Index founders were pioneers, not poets
The town of Index, Washington, was born more than a hundred years ago, the creation of homesteaders Amos and Persis Gunn. In 1889 the Gunns, with their son and five daughters, bought a squatter’s claim along the north fork of the Skykomish River. They built a home that doubled as a hotel for prospectors and railroad surveyors.
Everyone prospered. Miners found copper, silver, galena and gold. And the Great Northern Railway over Stevens Pass was completed in 1893, with Gunn’s settlement a stop on the line. That same year Amos Gunn had the settlement platted as a town site.
In a land offering endless scenic inspiration for imaginative names, Gunn named the north-south roads First Street through 10th Street. The roads paralleling the river became Avenue A and Index Avenue. These two routes had to be built up with gravel because they were former courses of the Skykomish — a situation the flood-prone river keeps trying to reinstate.
The new town was called Index, named for a nearby peak that resembled a giant index finger piercing the sky. That peak was later renamed Mount Baring, and the name Mount Index settled on the massive structure of coarse-grained rock that rises for more than a mile above the town site elevation of 550 feet. A serrated, horseshoe-shape ridge links Mount Index with the peak named for Persis Gunn.
Index reached its largest population ever — one thousand — with the mining boom at the end of the 19th century. Later, a large sawmill digested the land’s virgin timber; a granite quarry provided makings for the Capitol steps in Olympia.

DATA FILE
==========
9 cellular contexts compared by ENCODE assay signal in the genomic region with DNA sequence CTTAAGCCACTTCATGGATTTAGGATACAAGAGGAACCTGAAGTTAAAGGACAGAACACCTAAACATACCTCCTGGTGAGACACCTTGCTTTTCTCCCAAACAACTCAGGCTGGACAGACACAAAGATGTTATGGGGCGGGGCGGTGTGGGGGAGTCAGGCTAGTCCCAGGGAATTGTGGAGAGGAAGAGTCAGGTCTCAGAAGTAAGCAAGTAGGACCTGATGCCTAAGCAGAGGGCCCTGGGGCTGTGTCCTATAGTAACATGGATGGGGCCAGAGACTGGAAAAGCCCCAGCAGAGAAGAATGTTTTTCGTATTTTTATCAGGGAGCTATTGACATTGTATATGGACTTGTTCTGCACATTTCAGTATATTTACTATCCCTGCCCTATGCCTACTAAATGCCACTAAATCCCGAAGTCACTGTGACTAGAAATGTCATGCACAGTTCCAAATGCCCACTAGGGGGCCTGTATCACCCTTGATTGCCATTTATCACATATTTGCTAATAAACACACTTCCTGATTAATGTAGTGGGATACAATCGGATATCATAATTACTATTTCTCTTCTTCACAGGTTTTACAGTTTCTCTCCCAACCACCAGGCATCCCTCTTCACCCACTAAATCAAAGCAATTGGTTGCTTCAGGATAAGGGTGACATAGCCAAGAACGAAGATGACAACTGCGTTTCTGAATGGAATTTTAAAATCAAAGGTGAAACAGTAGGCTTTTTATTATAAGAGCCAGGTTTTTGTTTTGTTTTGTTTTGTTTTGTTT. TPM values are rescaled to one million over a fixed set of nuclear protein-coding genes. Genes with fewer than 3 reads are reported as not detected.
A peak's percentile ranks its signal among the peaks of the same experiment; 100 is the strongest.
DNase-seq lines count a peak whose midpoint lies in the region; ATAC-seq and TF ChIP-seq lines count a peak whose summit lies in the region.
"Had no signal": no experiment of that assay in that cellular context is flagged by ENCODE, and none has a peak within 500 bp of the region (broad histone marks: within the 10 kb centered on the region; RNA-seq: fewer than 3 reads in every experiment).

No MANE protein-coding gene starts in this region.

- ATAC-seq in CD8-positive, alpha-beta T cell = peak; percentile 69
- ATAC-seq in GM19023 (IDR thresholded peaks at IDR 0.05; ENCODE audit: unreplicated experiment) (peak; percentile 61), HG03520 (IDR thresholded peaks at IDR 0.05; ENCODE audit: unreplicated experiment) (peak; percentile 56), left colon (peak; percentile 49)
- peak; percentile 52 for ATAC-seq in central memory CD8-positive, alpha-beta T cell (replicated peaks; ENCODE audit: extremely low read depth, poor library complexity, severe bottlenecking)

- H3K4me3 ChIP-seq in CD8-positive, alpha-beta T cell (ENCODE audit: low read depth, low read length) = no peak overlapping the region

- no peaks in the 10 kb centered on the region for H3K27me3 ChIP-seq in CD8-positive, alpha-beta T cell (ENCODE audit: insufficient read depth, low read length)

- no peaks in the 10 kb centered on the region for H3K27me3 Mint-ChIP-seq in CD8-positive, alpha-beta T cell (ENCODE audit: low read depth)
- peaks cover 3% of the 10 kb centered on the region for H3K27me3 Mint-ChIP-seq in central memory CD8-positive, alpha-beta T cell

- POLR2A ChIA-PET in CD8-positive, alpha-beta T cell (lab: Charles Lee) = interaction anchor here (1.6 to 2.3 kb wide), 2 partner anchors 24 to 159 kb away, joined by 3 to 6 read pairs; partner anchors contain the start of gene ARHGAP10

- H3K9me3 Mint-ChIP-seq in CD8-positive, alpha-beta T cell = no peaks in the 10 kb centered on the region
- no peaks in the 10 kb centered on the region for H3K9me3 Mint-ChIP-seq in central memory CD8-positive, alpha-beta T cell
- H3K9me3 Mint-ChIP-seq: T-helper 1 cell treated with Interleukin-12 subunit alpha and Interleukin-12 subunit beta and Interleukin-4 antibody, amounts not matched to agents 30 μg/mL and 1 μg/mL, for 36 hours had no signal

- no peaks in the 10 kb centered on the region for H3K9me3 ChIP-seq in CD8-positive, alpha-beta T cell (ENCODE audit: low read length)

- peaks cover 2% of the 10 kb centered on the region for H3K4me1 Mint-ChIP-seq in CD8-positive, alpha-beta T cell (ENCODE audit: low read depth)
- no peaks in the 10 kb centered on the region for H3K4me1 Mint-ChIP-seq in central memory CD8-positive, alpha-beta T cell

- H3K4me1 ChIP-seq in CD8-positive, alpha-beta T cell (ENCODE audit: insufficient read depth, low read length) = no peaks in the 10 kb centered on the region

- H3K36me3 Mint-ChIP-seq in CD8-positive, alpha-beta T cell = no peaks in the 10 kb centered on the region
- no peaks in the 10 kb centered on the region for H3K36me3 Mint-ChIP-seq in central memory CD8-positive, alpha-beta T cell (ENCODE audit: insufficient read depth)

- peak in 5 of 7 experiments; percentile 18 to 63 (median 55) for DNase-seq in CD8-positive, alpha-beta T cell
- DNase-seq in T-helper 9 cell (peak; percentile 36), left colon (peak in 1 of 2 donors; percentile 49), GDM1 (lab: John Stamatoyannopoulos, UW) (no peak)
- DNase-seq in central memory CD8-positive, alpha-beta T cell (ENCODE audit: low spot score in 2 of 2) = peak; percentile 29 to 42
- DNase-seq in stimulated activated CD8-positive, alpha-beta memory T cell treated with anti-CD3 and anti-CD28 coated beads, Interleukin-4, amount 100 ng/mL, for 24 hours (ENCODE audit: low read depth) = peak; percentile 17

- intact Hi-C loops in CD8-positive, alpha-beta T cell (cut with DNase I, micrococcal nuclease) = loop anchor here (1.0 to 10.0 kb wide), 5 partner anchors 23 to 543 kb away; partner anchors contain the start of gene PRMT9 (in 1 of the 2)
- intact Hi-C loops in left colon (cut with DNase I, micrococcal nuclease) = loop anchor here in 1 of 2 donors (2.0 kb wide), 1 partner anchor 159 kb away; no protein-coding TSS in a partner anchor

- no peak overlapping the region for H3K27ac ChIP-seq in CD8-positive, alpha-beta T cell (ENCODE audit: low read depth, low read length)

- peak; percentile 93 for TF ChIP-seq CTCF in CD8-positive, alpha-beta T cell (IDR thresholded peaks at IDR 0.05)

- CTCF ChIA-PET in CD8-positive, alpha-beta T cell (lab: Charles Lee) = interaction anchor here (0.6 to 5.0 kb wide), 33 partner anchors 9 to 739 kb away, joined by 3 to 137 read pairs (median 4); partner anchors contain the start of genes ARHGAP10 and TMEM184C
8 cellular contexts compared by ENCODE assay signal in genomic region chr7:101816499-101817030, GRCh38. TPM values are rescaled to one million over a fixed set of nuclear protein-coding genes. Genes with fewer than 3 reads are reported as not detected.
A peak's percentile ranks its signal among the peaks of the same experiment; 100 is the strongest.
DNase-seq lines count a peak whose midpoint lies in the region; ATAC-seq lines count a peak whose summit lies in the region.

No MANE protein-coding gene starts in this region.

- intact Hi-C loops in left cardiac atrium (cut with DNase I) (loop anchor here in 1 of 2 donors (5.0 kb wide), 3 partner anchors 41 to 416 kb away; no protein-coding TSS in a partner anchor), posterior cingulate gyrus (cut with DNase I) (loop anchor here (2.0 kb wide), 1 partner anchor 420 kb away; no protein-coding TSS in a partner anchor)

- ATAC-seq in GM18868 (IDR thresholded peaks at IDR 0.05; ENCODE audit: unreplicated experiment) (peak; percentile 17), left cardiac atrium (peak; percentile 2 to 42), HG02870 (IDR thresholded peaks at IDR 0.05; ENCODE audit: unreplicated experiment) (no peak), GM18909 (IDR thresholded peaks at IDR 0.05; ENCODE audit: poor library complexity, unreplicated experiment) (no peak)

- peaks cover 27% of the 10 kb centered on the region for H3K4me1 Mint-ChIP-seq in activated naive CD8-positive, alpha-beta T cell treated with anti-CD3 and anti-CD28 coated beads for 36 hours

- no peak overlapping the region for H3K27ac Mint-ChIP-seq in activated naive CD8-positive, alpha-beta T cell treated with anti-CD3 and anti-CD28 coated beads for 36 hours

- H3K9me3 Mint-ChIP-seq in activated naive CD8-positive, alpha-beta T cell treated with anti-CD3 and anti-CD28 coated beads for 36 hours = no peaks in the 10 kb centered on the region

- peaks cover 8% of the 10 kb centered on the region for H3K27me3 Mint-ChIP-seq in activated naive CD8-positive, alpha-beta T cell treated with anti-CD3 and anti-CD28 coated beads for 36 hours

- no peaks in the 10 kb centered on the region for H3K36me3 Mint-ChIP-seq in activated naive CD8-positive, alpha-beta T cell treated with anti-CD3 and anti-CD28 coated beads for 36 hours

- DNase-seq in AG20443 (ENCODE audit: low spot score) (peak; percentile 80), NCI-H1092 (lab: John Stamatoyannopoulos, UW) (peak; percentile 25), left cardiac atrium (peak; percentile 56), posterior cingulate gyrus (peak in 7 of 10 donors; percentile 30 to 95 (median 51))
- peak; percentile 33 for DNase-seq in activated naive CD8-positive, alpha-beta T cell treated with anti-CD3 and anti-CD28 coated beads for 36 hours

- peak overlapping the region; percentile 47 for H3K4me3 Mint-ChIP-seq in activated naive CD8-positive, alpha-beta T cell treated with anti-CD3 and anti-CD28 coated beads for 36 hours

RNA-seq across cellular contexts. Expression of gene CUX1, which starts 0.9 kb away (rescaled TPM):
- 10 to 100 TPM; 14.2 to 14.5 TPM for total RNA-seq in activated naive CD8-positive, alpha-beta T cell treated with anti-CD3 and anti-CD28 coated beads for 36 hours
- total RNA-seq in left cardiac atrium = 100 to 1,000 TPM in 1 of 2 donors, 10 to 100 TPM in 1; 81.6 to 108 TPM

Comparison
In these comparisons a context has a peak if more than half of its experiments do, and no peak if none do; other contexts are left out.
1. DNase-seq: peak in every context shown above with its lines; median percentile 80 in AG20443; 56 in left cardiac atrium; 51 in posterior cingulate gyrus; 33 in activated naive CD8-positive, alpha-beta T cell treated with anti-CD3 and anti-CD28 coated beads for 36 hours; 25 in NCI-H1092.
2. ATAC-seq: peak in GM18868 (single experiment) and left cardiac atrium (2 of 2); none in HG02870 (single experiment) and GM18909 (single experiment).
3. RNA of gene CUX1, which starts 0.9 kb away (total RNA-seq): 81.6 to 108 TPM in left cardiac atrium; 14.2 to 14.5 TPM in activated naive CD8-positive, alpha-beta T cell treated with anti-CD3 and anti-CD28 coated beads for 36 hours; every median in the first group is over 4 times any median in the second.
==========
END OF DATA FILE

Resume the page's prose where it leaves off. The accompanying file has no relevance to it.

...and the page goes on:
The Depression, World War II and a changing economy robbed Index of jobs and population. Fires and floods also did their part in turning Index into the smaller, quieter town of today.
For history buffs content to trace the town’s lineage no farther back than 1889, resident and historian David Cameron has a reminder: The place was home to Skykomish Indians until terms of a treaty sent them packing downstream to a reservation in the mid-1800s. And their ancestors may have come here as early at 8000 B.C.
The census of 2010 put the population of Index at 178 — 84 males and 94 females. There were 170 whites, no blacks, and a sprinkling of other races. Median age was 42 (half over and half under) and median household income was $51,250. One hundred and twelve residents were high school graduates and 39 of these held BA’s or higher. Thirty-six of the 116 houses in town were vacant, used mainly as vacation homes.
For the 98256 zip-code area, the census reported a population of 420 — half males and half females. The median age was 50 years. In addition to Index residents, that area includes folks who live nearby along the north and south forks or main stem of the Skykomish (including Don and Jonelle of the Graydon Reserve, on the north fork about half a mile east of the general store).
Index continues to earn its clichéd description as a “sleepy little village” — except on sunny summer weekends when urban escapees crowd the general store, the river, the trails, the climbing crags. Index has been “discovered,” but it isn’t likely to grow much. The tight confines of the valley and a raft of land-use restrictions should see to that.